• Serial serum hCG is particularly useful in the diagnosis of asymptomatic ectopic pregnancy.
• The majority of women attending an EPAU can be managed using urine based hCG tests. Modern monoclonal antibody based kits can detect hCG at 25iu/l, a level reached 9 days post conception (day 23 0f a day 28 cycle) [Unit specific discriminatory zones for serum hCG should be defined to exclude possible ectopic pregnancy. At levels above 1500 iu/l, an ectopic pregnancy will usually be visualised with TVS . In cases of twin pregnancy or heterotopic pregnancy, a suboptimal rise may be misleading. Serial hCG is also useful in the management of PULs and also in circumstances were a complete miscarriage is diagnosed in the absence of previous ultrasonographic evidence of an intrauterine pregnancy. In a study of 152 women with a history and TVS findings suggestive of a complete miscarriage, serial hCG assessment revealed a 5.9% incidence of ectopic pregnancy [Condus et al, 2005].
• Serum progesterone can be a useful adjuvant when ultrasound suggests a PUL.
• Serum progesterone levels below 25 nmol/l are associated with pregnancies subsequently confirmed to be non-viable . Progesterone levels above 25 nmol/l are likely to indicate and above 60 nmol/l are strongly associated with ongoing pregnancies. Care must be taken in terms of active intervention based on initial low progesterone level as viable pregnancies have been reported with low levels
• Conservative management of a miscarriage
• Conservative management is an effective and acceptable method to offer women who miscarry provided there are no signs of infection (vaginal discharge), excessive bleeding, pyrexia or abdominal pain. Women should be counselled on what to expect, the likely amount of blood loss and what analgesics to take.
• Follow up scans may be arranged at 2 weekly intervals, until a diagnosis of complete miscarriage is made. However, if the woman requests a surgical or medical approach to their management at any stage it should be arranged.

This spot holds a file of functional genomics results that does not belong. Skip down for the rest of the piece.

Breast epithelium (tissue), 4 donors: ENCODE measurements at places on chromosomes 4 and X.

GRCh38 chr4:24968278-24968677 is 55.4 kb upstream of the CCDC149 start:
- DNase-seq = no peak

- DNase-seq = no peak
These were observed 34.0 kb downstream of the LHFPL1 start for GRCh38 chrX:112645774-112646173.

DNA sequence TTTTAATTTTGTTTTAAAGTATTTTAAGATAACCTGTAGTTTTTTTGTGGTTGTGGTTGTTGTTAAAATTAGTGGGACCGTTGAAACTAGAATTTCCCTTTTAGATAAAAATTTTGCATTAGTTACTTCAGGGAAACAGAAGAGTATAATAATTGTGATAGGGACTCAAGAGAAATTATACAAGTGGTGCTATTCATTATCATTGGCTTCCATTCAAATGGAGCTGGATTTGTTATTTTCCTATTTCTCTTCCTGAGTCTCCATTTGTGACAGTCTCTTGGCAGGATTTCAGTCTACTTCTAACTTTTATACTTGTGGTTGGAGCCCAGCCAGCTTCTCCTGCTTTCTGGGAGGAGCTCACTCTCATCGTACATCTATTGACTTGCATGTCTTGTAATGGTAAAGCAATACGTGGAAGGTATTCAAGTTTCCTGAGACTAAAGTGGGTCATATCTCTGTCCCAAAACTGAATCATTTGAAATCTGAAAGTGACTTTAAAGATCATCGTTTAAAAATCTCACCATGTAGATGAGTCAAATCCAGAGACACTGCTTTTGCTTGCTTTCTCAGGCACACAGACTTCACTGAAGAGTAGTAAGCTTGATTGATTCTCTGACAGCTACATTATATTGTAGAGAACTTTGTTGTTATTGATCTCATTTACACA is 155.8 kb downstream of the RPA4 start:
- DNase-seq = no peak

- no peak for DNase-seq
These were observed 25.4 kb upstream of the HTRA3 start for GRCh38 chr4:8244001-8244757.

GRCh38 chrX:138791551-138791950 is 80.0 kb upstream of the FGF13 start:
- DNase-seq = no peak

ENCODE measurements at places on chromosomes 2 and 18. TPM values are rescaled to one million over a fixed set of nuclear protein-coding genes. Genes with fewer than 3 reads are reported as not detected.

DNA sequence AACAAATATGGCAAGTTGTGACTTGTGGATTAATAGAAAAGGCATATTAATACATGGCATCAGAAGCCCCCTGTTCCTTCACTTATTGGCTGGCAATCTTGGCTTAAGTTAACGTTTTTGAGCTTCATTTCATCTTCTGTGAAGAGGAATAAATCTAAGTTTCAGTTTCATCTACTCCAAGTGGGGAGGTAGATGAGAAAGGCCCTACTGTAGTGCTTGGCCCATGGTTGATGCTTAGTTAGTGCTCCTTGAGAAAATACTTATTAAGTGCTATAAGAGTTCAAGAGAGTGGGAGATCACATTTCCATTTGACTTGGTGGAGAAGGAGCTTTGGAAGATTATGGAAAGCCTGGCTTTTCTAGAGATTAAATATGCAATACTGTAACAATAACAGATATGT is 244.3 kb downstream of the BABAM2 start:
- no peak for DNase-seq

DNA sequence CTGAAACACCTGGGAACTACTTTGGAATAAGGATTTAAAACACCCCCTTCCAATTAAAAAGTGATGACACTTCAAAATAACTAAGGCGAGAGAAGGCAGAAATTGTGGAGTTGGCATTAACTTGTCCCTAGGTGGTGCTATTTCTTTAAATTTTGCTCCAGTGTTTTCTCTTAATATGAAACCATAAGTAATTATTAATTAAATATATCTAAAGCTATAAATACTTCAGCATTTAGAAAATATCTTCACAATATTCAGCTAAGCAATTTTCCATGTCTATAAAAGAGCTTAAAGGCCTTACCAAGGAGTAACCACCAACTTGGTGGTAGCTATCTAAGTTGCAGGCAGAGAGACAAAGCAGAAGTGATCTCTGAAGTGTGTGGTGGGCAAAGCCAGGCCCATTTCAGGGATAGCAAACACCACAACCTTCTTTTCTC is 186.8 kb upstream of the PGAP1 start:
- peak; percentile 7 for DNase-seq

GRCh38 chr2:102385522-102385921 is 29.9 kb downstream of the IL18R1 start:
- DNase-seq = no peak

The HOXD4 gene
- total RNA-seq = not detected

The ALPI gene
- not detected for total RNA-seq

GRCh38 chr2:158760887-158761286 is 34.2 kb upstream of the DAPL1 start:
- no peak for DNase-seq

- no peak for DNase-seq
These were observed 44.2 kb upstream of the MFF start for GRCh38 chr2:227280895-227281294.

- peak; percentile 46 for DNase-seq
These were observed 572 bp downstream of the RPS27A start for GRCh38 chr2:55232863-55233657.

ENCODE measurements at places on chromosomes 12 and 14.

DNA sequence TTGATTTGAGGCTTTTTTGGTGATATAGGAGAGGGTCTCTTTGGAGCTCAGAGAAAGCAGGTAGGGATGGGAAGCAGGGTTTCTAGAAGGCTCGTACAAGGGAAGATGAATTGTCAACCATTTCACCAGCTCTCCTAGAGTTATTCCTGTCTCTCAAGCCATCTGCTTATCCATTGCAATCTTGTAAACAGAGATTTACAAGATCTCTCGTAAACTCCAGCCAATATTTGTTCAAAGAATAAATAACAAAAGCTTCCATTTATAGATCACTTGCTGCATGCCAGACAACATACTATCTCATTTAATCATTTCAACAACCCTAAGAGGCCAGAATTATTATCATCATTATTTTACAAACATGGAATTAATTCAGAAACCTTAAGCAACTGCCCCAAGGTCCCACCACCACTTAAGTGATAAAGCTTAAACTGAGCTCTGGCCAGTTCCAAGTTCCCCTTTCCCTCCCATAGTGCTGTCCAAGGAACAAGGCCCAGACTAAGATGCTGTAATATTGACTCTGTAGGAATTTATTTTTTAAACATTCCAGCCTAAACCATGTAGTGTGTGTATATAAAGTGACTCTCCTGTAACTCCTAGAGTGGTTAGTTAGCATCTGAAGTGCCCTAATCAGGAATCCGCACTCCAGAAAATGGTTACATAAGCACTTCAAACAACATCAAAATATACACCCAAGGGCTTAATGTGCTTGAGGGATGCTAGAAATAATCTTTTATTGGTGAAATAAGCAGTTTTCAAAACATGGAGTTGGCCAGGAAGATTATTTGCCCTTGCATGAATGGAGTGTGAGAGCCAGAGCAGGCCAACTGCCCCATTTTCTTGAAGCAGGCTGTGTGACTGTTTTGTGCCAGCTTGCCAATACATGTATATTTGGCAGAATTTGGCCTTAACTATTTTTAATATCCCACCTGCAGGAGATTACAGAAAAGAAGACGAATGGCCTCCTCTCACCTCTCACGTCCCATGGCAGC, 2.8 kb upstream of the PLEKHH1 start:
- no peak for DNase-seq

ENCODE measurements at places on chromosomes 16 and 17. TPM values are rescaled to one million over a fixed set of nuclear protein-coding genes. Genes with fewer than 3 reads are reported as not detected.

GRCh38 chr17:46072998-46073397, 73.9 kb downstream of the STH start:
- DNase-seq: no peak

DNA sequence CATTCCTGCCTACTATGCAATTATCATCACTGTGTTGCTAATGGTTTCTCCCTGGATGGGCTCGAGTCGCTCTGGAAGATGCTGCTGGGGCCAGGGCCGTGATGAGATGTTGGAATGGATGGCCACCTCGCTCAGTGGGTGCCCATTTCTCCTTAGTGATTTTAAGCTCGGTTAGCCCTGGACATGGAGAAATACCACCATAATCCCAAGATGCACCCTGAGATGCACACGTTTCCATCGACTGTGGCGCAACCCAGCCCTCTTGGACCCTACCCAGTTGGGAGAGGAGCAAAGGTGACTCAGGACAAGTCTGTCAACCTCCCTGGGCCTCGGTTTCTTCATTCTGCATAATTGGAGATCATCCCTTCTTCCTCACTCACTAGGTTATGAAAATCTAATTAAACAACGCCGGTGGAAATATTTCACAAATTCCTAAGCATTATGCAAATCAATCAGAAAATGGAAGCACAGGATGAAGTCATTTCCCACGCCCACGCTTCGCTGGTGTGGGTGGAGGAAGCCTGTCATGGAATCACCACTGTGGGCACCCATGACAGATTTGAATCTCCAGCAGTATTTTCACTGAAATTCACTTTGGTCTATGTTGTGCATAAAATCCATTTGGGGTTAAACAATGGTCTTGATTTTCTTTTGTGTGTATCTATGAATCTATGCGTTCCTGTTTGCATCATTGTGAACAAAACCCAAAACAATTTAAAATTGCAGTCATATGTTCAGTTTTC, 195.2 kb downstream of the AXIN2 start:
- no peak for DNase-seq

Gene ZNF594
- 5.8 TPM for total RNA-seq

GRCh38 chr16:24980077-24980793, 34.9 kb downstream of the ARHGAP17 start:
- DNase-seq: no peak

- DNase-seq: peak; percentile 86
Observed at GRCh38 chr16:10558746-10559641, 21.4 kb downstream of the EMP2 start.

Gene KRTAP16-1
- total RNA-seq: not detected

• Patient counselling is particularly important for those women with an intact sac who wish to adopt an expectant approach. They should be aware that complete resolution may take several weeks and that overall efficacy rates are lower. Success rates are higher with prolonged follow-up. For incomplete miscarriage expectant management results in complete uterine evacuation over three days in 79% of cases [Nielsen et al, 1999]. The efficacy is reduced to 37% after seven days when expectant management is used to treat women with an intact sac (early pregnancy loss) [Wieringa-de Waard et al, 2002].
• Medical management of a miscarriage
Misoprostol is an effective and acceptable method to offer women who miscarry provided there are no signs of infection (vaginal discharge), excessive bleeding, pyrexia or abdominal pain. Women should be counselled on what to expect, the likely amount of blood loss and what analgesics to take. Women undertaking medical management need to be informed that in case of heavy bleeding an ERPC may be required and an information leaflet on medical management should be provided.
• Medical management is an alternative technique that complements, but does not replace, surgical evacuation. Side effects of medical treatment include nausea, vomiting, cramping and diarrhoea.
• · Misoprostol is a cheap, highly effective prostaglandin analogue that is active orally or vaginally. Since progesterone levels are low in a non-viable pregnancy mifepristone is not required. Suggested protocol of administration: two sublingual/vaginal doses of Misoprostol 600µg at least three hourly . A follow up scan needs to be arranged after 2 weeks from the treatment.
• A meta-analysis of four studies found that vaginal and oral administration of misoprostol did not differ significantly in the rates of successful treatment, need for blood transfusion, nausea, and vomiting